verse of the fourth chapter of Ephesians, we read, 'And be ye kind
one to another, tenderhearted, forgiving one another, even as God
for Christ's sake hath forgiven you,' and in the first verse of the
fifth chapter we read, 'Be ye therefore followers of God, as dear
Those two verses belong together. We are to follow God in what? Why,
in the spirit of kindness and tender-heartedness and forgiveness.
Again, in John vii. 53, we read, 'And every man went unto his own
house,' and in viii. 1, 'Jesus went unto the Mount of Olives.'
These two verses belong together. Jesus had no house. Bless Him! So
when they went each to his own house for the night, Jesus went to
the cold, dark mount!
Finally, do not be discouraged if progress in the knowledge of the
word seems slow as first. It is like learning to play an instrument
or master a trade; for the first few days or weeks it appears
impossible, but it is not so. Some glad day a brain-cell will expand
or a veil drop from your face and scales from your eyes and you will
find yourself doing the impossible with ease.
So it will be in acquainting yourself with the word of God. Keep at
it, keep at it, keep at it! Cry to God with David, 'Open Thou mine
eyes, that I may behold wondrous things out of Thy law' (Ps. cxix.
Pray for an understanding heart. You will only love and understand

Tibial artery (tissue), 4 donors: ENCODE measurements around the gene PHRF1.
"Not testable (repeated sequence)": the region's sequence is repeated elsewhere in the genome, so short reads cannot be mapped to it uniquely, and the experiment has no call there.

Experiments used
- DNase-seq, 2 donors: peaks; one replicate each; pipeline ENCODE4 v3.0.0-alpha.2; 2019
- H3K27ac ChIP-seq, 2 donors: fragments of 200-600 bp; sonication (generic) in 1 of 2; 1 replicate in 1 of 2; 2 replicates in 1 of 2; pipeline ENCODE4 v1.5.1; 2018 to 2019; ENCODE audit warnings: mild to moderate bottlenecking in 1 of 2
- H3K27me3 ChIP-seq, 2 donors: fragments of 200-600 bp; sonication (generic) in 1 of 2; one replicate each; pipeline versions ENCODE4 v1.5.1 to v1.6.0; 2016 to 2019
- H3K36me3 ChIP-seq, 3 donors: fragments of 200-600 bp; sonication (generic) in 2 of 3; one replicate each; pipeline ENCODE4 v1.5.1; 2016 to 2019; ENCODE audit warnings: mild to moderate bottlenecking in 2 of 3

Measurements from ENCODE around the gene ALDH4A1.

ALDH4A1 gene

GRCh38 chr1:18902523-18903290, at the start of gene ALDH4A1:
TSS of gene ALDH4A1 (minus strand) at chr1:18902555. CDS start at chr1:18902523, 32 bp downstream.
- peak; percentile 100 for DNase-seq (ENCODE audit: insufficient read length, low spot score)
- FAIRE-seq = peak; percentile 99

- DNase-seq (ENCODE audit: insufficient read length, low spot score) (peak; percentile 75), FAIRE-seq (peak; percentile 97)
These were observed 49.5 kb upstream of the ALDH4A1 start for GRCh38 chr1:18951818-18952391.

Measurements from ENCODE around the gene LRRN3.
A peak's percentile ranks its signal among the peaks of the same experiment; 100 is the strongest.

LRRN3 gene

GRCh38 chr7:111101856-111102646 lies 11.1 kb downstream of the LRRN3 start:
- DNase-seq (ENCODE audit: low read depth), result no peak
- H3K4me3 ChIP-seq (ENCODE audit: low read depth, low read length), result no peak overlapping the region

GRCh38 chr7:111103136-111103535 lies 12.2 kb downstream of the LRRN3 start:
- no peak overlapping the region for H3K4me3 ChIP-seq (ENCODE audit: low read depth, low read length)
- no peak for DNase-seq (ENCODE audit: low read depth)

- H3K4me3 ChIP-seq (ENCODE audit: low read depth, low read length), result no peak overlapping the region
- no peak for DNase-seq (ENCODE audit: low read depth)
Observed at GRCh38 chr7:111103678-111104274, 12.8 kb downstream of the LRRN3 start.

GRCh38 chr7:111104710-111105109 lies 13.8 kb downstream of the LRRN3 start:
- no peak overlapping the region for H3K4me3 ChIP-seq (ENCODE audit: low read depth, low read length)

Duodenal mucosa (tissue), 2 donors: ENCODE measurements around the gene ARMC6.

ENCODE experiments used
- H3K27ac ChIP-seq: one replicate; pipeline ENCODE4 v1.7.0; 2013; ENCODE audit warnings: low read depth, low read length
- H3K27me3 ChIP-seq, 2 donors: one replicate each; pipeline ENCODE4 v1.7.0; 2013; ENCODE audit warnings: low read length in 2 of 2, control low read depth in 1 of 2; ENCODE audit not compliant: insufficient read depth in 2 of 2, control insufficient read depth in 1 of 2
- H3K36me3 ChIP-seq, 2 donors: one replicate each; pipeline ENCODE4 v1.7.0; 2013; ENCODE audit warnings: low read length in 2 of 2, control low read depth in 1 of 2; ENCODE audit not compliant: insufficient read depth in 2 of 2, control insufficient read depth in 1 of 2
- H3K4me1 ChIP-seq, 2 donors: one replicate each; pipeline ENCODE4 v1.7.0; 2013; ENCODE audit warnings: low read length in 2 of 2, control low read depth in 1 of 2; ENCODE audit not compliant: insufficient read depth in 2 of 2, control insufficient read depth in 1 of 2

the word as Jesus reveals it to you. So walk with Him, take up your
cross and follow Him through evil as well as good report.
After His resurrection, He came to His trembling, heart-broken,
disappointed disciples, and Luke tells us that 'beginning at Moses
and all the prophets, He expounded unto them in all the Scriptures
the things concerning Himself' (Luke xxiv. 27), and later Luke says,
'Then opened He their understanding, that they might understand the
Scriptures' (Luke xxiv. 45).
There are things in the Bible hard to be understood, and we may not
know them till we stand by the crystal sea, but we can learn those
things that will make us meek and lowly in heart as was Jesus,
watchful, patient, loving, kind, forgiving, and utterly zealous and
self-sacrificing for the salvation of men. Hallelujah!
Happy shall we be, if; like David, we can say, 'Thy word have I hid
in mine heart, that I might not sin against Thee' (Ps. cxix. 11).